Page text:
Kavan Choksi Professional Investor Sheds Light on the Fed’s Quantitative Easing and Tightening Measures

The Federal Reserve or the Fed plays a critical role in stabilizing the economy of the United States. Adjusting the Federal Funds rate is the prime tool used by this Central Bank to influence economic activity. As Kavan Choksi Professional Investor says, the Fed may increase short-term interest rates to battle high inflation or lower it to incentivize investment. It may also impact long-term rates, which tends to be carried out by purchasing or selling government securities and other financial instruments. This approach is referred to as quantitative easing (QE) or tightening (QT).

Kavan Choksi Professional Investor briefly talks about the Fed’s quantitative easing and tightening measures

In the most basic sense, quantitative easing and tightening are opposite actions. The former implies to the purchase of assets by the Fed to lower longer-term interest rates. On the other hand, quantitative tightening means that the Fed is selling assets to put upward pressure on longer-term rates.

Quantitative easing is generally used to reduce interest rates on longer-term securities and stimulate the economy. The Fed tends to achieve this goal by buying large quantities of mortgage-backed and Treasury securities. As such purchases can lower longer-term interest rates and elevate liquidity in financial markets, it aids in providing economic stimulus. The Fed has historically used QE measures when short-term interest rates were close to zero and additional monetary stimulus was required, like during a financial crisis or recession. The Fed, for instance, employed QE during the COVID-19 pandemic and grew its securities portfolio from under $4.0 trillion in March 2020 to $8.5 trillion by the March of 2022.

On the other hand, quantitative tightening is used to cool the economy by enabling assets to mature off the central bank’s balance sheet or by selling them off. Diminishing the Federal Reserve’s portfolio of longer-term debt can lead to higher longer-term interest rates. This essentially results in reduced consumer spending and domestic spending. In an effort to tame inflation and restrain economic activity, the Fed started to implement QT in the middle of 2022.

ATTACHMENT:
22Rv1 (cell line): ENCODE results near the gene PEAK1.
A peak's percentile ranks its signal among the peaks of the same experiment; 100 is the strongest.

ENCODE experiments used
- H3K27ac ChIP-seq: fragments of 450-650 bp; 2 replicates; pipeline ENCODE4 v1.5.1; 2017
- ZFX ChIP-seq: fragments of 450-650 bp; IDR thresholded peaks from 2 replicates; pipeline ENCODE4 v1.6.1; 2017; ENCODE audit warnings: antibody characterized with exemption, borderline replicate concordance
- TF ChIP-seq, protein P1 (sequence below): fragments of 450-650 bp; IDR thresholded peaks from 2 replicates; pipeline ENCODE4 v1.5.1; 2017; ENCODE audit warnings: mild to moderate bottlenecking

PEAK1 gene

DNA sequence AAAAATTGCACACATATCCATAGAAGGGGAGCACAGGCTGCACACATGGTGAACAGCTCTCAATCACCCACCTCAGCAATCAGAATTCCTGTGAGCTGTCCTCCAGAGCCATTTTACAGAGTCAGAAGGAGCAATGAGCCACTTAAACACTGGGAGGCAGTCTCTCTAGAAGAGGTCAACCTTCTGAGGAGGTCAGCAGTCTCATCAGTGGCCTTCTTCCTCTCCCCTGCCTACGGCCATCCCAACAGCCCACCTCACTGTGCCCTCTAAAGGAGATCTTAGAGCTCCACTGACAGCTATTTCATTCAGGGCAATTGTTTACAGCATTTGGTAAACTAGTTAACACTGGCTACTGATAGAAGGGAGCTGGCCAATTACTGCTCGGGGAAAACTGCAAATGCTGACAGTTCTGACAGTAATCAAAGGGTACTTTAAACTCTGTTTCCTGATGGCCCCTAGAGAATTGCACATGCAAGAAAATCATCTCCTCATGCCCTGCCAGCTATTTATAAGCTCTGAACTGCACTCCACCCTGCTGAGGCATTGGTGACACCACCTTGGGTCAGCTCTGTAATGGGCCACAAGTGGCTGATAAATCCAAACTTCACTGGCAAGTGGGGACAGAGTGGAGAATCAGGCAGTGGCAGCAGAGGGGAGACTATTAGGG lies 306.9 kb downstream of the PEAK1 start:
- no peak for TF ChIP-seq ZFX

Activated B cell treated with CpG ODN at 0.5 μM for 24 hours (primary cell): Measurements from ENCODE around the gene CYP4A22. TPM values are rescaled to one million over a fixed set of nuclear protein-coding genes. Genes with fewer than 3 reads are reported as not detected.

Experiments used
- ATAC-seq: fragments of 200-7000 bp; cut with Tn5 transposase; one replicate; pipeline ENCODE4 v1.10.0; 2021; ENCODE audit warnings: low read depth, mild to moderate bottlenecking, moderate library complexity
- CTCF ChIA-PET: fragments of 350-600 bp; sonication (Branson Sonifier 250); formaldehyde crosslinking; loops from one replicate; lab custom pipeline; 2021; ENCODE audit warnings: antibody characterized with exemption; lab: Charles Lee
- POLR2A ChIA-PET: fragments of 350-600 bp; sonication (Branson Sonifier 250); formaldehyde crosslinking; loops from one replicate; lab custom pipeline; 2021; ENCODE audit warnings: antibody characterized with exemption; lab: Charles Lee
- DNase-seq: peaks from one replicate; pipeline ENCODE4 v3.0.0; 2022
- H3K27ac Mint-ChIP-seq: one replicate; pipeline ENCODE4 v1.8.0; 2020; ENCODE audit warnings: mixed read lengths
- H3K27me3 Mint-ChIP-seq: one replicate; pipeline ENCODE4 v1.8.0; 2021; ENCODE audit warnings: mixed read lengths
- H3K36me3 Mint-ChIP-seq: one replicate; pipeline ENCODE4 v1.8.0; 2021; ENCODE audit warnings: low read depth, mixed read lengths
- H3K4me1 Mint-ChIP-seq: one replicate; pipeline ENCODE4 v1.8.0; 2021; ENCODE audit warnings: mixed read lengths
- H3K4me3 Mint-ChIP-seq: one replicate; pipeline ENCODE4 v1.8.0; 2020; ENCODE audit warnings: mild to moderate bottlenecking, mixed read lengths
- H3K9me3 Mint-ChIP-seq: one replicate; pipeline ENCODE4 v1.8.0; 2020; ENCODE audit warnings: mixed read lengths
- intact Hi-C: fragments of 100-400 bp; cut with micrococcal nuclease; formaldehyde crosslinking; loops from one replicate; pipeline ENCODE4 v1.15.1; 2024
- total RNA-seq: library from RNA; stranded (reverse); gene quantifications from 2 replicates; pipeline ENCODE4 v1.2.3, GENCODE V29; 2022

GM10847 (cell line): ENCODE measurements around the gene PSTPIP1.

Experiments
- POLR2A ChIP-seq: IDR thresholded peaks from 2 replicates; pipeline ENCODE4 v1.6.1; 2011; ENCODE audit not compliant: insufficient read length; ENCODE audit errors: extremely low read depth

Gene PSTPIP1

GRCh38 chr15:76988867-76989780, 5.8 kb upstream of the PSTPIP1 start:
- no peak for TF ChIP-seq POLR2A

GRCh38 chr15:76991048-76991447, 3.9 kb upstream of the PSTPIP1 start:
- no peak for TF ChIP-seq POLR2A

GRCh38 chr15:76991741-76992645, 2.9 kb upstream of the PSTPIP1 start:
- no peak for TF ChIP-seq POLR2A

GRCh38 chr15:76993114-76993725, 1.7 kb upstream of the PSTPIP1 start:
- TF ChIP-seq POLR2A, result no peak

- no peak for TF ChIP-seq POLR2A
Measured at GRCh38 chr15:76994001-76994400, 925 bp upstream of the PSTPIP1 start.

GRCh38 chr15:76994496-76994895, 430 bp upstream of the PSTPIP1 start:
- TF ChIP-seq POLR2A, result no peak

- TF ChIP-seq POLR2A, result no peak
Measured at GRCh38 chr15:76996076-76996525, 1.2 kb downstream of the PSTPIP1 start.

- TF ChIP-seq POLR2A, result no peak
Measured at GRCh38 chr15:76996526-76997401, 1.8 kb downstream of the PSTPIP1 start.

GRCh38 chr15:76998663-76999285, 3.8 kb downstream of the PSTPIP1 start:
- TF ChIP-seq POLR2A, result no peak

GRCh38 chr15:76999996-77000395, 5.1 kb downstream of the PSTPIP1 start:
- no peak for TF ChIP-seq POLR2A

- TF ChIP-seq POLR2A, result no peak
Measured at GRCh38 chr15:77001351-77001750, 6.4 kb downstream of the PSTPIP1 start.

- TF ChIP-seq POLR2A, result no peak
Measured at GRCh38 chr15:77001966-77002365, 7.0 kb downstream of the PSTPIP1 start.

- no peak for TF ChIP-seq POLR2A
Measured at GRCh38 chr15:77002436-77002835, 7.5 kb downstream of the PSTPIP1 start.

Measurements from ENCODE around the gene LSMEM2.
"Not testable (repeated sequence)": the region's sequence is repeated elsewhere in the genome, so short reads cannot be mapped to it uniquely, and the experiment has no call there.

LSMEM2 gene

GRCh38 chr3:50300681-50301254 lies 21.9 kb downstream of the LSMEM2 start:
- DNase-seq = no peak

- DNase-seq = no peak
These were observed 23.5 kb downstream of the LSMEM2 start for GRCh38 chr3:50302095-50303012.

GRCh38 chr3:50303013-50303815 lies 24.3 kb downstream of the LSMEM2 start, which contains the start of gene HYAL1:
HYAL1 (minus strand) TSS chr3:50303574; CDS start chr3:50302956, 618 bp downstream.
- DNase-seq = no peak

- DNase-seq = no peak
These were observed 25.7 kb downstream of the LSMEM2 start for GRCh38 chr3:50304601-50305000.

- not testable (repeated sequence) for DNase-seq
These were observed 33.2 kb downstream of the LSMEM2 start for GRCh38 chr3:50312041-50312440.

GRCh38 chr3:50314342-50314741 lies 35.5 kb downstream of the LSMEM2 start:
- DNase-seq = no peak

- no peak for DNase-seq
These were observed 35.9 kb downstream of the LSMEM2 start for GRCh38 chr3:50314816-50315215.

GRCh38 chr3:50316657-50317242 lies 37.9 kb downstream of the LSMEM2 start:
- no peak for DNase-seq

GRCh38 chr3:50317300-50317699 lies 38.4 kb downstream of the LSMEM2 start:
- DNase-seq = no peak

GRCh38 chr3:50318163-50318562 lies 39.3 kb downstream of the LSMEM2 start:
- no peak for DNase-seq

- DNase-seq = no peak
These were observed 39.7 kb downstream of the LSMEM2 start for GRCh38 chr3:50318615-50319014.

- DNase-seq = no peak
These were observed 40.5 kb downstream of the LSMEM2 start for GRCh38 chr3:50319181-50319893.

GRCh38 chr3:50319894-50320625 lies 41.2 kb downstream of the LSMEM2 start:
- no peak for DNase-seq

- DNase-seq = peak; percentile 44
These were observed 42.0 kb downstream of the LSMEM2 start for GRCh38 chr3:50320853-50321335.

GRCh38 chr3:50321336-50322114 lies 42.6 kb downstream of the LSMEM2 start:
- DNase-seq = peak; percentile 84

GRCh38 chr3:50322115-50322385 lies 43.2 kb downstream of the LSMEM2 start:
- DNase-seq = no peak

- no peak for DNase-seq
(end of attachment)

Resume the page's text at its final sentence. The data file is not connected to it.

As per Kavan Choksi Professional Investor says, quantitative easing helps boost the economy by lowering the cost of capital and encouraging additional business investment with the reduction of long-term interest rates. Lower cost of credit also supports higher domestic consumption. Such changes in the economy can impact federal revenue and spending. For instance, during economic downturns outlays for programs considered to be automatic stabilizers, like Medicaid and unemployment insurance, tend to go up as more people become eligible for federal support. However, as quantitative easing aids in stimulating the economy and mitigating economic downturns, outlays like these could be lower than they would be without QE. Additionally, increased economic activity also implies to increased tax revenues for the federal government. Quantitative tightening has a very different effect. After all, higher interest rates can slow economic growth, ultimately lowering revenues and increasing outlays.

The primary channel through which quantitative easing affects net borrowing costs is via a reduction in market interest rates. In case the Federal Reserve pushes rates up through the use of QT or pushes rates down through the implementation of QE, these actions would impact interest paid on new borrowing, and hence influence net interest totals in the Federal budget.